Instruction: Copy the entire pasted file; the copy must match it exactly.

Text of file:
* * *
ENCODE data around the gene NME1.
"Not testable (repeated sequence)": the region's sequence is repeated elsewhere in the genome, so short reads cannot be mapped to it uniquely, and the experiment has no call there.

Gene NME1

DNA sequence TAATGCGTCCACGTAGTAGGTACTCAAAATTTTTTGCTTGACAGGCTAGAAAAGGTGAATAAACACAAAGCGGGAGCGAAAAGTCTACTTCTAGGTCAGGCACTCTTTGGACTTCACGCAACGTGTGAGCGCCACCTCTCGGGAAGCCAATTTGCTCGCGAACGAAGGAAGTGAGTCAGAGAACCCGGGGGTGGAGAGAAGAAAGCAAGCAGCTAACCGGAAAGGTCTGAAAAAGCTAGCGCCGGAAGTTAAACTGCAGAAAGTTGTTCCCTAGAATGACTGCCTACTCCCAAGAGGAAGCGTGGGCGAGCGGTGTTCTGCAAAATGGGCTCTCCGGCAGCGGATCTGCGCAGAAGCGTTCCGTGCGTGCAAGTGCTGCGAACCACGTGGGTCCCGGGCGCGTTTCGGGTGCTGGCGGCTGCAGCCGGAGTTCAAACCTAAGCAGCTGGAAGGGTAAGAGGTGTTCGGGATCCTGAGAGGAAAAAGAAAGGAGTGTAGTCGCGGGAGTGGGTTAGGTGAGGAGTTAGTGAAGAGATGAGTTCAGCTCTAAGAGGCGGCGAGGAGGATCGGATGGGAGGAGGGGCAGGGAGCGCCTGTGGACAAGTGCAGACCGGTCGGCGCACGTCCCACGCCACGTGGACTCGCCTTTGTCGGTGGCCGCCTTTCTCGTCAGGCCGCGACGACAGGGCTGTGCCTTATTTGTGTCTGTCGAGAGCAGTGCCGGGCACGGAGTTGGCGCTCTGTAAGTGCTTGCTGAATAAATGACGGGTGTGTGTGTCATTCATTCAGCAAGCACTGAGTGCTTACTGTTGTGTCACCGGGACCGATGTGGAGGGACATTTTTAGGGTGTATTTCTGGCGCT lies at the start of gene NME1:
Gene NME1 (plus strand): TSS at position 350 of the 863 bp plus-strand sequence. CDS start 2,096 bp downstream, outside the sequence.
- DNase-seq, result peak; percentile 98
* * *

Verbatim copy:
ENCODE data around the gene NME1.
"Not testable (repeated sequence)": the region's sequence is repeated elsewhere in the genome, so short reads cannot be mapped to it uniquely, and the experiment has no call there.

Gene NME1

DNA sequence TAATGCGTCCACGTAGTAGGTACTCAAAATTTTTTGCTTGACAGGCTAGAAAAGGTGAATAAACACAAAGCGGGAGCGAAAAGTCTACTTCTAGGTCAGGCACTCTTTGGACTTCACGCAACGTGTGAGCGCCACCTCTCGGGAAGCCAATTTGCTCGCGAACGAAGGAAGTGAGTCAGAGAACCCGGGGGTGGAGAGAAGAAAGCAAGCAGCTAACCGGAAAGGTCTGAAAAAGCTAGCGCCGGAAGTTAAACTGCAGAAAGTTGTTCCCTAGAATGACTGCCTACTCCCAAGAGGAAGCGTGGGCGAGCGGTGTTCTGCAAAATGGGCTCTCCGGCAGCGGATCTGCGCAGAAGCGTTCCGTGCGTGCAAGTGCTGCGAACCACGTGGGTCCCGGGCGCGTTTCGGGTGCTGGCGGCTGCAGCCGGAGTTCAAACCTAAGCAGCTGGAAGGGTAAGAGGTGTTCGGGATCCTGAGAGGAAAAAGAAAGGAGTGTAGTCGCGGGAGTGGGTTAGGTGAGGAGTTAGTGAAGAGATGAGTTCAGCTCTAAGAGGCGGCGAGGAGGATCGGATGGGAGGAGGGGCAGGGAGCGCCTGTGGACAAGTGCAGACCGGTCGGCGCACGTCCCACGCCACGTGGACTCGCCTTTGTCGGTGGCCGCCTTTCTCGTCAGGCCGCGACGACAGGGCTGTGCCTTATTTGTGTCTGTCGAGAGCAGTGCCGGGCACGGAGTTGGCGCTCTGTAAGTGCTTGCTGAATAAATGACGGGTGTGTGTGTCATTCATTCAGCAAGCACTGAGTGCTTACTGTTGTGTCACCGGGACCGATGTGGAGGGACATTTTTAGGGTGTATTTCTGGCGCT lies at the start of gene NME1:
Gene NME1 (plus strand): TSS at position 350 of the 863 bp plus-strand sequence. CDS start 2,096 bp downstream, outside the sequence.
- DNase-seq, result peak; percentile 98